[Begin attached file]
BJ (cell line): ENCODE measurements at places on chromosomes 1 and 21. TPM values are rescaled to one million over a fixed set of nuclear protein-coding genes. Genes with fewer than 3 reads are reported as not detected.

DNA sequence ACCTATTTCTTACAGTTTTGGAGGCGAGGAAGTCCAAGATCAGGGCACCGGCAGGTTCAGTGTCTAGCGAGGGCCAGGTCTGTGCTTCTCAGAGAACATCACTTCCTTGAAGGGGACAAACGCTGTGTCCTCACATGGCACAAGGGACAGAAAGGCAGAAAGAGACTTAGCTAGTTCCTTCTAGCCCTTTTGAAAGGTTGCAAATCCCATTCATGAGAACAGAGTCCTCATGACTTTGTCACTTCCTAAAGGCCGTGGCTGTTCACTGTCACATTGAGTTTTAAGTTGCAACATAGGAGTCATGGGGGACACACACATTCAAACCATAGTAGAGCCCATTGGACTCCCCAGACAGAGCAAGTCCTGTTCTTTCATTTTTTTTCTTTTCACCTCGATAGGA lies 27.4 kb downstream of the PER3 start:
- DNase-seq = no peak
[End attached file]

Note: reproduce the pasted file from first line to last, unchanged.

BJ (cell line): ENCODE measurements at places on chromosomes 1 and 21. TPM values are rescaled to one million over a fixed set of nuclear protein-coding genes. Genes with fewer than 3 reads are reported as not detected.

DNA sequence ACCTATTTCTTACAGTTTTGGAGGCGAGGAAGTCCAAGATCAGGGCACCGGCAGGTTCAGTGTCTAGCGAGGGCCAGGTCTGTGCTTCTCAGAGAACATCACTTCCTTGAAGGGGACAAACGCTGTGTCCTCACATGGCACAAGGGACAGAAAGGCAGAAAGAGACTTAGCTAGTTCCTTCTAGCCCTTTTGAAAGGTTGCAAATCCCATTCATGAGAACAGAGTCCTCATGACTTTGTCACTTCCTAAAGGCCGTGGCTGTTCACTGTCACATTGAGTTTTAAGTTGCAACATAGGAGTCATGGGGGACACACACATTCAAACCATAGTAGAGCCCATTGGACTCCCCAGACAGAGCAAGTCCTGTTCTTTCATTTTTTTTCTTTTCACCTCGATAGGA lies 27.4 kb downstream of the PER3 start:
- DNase-seq = no peak